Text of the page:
video editing tools

To check-out Blender and VideoPad I set up a trial to produce a simple five second short abstract video with sound, and then exhibit the outcome on my Instagram account (also embedded below).

For the trial I wanted to:

  1. take a five second clip from a camera shot real-world video;
  2. break this clip down into a sequence of still frames;
  3. export the frames as a sequence;
  4. process each frame in the sequence using a custom Photoshop action;
  5. import the updated frame sequence;
  6. add a separately recorded audio track;
  7. fade in and out both the video and the audio;
  8. export the finished video as an mp4 video;
  9. exhibit a cropped to square version on my Instagram account.

Blender

After about an hour of working with Blender, I had organised a usable layout (based on the tutorial mentioned in a comment to my last post). I then became stuck and unable to synchronise the video track and an imported WAV audio track. Despite editing them to the same length and the audio track showing a waveform right to the end of the clip, the sound appeared to play faster than the video and ran out a couple of seconds before the end. After a couple more hours of head scratching, I decided to set Blender to one side and take a look at VideoPad.

VideoPad

An entirely different proposition. No need to set-up the user interface. VideoPad is entirely focused on video editing and the user interface is clear and focused on the job. After about a half hour I had breezed through my nine step process and had my video on exhibit at Instagram.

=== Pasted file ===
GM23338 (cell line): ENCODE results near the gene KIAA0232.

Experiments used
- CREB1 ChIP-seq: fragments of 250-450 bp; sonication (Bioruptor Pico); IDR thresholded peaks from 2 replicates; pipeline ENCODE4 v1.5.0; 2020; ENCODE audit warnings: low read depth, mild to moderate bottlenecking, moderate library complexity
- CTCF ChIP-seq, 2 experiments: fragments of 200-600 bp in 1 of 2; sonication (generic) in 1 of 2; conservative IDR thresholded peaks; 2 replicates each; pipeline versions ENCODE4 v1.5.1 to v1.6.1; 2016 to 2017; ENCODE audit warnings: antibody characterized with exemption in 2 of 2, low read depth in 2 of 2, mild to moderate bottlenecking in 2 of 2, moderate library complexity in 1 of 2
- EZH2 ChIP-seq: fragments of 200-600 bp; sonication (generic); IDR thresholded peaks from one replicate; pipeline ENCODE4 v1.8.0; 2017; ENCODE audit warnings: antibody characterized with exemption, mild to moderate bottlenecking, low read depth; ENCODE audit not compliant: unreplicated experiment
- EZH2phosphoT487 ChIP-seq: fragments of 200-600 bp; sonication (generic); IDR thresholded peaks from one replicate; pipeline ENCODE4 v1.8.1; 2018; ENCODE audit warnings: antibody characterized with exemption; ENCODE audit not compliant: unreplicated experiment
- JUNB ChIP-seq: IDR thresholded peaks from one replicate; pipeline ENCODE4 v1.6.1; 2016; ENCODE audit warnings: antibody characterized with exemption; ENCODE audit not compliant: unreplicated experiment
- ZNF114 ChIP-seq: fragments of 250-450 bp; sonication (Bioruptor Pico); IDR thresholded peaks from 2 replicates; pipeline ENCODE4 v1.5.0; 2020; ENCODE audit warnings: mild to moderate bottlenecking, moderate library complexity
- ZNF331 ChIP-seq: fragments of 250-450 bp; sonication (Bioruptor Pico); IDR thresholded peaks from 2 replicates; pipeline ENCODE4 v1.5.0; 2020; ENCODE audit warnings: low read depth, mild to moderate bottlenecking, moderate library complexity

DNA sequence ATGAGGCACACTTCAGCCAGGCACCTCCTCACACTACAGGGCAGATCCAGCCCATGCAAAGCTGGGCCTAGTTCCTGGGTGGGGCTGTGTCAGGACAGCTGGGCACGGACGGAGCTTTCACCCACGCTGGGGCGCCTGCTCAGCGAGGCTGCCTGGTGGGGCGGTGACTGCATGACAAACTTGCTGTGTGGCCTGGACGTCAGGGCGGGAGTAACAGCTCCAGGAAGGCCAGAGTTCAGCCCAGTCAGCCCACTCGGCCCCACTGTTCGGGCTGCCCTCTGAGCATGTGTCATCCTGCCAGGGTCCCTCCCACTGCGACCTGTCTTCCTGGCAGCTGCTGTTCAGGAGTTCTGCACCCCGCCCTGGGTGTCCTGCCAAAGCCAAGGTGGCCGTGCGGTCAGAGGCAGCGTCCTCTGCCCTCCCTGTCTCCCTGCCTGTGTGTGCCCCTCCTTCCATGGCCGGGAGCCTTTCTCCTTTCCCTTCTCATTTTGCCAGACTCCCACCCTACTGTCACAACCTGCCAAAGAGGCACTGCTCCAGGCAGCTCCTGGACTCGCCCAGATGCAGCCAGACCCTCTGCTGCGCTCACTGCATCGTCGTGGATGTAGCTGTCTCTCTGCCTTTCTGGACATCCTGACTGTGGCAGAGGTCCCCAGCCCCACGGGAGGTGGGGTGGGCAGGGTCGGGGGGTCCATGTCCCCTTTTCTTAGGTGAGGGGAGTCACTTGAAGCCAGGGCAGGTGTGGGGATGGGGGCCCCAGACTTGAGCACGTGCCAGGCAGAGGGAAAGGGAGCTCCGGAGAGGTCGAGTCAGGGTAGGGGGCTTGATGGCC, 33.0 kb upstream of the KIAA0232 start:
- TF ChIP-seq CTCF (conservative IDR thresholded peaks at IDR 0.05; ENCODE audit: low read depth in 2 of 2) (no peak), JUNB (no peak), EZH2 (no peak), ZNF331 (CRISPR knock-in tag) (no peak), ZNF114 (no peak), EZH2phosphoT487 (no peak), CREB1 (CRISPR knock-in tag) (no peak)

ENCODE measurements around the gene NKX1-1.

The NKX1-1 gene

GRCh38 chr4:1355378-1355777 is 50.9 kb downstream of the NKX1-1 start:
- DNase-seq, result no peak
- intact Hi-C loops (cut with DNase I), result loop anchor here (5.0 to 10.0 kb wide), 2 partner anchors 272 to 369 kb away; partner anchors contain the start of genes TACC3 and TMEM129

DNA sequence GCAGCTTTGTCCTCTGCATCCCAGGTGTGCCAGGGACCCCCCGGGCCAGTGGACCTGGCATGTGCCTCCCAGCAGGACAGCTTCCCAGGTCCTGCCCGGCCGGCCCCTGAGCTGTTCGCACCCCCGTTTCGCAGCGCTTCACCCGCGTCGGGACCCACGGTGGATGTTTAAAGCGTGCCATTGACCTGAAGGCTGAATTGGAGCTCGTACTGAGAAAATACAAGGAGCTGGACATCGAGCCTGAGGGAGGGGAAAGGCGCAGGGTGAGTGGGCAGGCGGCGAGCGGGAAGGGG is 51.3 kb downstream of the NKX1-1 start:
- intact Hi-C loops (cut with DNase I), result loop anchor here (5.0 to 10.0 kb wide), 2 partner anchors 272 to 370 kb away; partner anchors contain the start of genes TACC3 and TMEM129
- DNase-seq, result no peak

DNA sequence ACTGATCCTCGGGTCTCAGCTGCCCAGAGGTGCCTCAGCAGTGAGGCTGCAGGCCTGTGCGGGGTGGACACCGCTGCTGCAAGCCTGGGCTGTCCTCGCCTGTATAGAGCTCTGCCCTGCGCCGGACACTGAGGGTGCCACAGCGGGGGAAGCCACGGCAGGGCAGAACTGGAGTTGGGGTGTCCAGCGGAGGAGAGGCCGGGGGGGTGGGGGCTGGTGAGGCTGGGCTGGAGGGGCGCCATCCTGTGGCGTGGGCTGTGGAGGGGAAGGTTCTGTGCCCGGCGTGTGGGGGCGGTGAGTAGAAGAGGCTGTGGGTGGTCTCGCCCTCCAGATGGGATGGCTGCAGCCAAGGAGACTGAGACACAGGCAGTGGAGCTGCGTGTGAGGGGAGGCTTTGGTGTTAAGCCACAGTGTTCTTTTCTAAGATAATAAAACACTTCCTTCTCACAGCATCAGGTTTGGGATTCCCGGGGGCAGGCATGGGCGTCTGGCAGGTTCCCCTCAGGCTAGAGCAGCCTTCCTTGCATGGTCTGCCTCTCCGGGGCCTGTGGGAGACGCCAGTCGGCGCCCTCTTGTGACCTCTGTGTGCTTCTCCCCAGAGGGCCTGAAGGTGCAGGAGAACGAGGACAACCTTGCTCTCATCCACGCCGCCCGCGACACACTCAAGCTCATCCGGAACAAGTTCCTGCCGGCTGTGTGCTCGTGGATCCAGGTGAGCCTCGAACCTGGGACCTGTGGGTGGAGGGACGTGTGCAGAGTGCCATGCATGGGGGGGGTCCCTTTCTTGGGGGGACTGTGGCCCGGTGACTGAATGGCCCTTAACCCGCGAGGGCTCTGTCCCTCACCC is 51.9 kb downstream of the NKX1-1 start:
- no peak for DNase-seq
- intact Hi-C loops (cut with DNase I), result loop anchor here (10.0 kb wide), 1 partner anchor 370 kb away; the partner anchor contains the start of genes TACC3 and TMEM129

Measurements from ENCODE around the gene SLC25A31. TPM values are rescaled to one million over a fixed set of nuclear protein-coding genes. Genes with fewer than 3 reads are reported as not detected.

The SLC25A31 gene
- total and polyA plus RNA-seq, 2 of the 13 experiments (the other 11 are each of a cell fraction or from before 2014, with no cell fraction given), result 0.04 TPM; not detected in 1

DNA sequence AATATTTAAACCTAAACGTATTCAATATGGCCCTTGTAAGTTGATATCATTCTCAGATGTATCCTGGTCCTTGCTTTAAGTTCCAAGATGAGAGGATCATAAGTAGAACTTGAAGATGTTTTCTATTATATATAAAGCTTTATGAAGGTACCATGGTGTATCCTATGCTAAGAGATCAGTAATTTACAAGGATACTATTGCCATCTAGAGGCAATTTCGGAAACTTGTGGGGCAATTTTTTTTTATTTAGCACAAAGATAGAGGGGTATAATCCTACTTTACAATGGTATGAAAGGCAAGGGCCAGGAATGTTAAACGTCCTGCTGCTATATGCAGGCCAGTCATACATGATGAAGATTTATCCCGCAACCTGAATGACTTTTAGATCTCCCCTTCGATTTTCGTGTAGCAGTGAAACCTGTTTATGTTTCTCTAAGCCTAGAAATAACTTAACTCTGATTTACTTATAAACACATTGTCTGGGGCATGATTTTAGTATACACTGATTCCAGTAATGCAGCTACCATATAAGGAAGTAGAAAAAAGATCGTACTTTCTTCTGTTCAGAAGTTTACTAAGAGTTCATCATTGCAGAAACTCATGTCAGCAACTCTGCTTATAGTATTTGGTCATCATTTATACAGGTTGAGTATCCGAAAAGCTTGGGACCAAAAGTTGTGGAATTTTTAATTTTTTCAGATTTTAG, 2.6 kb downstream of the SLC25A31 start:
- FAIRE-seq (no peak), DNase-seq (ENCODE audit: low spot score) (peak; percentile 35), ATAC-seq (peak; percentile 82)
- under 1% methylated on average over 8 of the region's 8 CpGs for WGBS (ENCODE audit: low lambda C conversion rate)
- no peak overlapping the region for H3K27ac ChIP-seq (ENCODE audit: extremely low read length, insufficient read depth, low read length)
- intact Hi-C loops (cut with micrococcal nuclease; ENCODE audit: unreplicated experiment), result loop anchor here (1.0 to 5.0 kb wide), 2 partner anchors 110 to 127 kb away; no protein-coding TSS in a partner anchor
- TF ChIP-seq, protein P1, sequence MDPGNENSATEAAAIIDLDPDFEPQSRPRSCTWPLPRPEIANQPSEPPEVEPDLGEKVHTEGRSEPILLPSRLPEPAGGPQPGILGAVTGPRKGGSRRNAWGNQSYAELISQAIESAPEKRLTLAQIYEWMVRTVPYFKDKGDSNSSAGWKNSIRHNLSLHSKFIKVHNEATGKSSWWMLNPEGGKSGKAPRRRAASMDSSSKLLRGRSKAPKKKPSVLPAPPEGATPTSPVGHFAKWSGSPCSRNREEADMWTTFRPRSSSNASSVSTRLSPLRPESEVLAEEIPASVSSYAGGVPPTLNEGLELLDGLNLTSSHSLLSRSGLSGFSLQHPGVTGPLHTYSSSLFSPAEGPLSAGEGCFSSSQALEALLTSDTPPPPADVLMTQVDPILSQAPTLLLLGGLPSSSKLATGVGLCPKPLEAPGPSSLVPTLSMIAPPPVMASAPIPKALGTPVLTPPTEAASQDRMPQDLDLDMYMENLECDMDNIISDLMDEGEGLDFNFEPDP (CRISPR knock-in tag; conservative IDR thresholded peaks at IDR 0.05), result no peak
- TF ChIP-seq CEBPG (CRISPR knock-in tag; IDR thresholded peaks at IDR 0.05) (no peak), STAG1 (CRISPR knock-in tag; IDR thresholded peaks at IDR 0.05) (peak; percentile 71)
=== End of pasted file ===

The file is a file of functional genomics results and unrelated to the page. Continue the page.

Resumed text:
Conclusion

Trying to wrangle Blender, to do what I needed it to do, kept getting in the way. I don’t want to spend my time tracking down why something isn’t doing what I expected it to do (the audio sync problem), even if the error was mine and not Blender’s.

In contrast, VideoPad did exactly what I wanted it to do and in a way I could easily understand. I didn’t even need to consult a manual or a video tutorial (my experience with QuickTime and Adobe Premiere Elements being sufficient).

Now, this might say more about me and my experience than it does about the tools, but I am here to make the outcomes I want to make and not to become embroiled in the idiosyncrasies of any one specific product.

So, I have spent a little cash and purchased a full licence for VideoPad.

I have not given up on Blender entirely. I will experiment further. I am especially interested in its use of Python as a scripting language and I may try to produce some scripted 3D outcomes in the future.

2 thoughts on “video editing tools

  1. Videos! Great news! I think I tried Blender a long time ago, don’t recall being able to do much with it. VideoPad sounds good. So you’re going to make videos again – ? YAY!!!!! I enjoyed the “five-second movies” experience from a few years ago so much. You guys really inspired me, Dave. Looking forward to seeing your new video work! Are they all on Instagram? I haven’t visited that site since – ummmm – the beginning of December. Maybe earlier. Will check it out soon! 🙂

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    1. The old five second videos from 2011 (another life) made a short appearance on instagram, but have since been taken down. Since getting VideoPad, I have been distracted by the tricolour enquiry, but I will get back to video at some point. I also have a vimeo account at https://vimeo.com/codedimages with some abstract kinetic outcomes.

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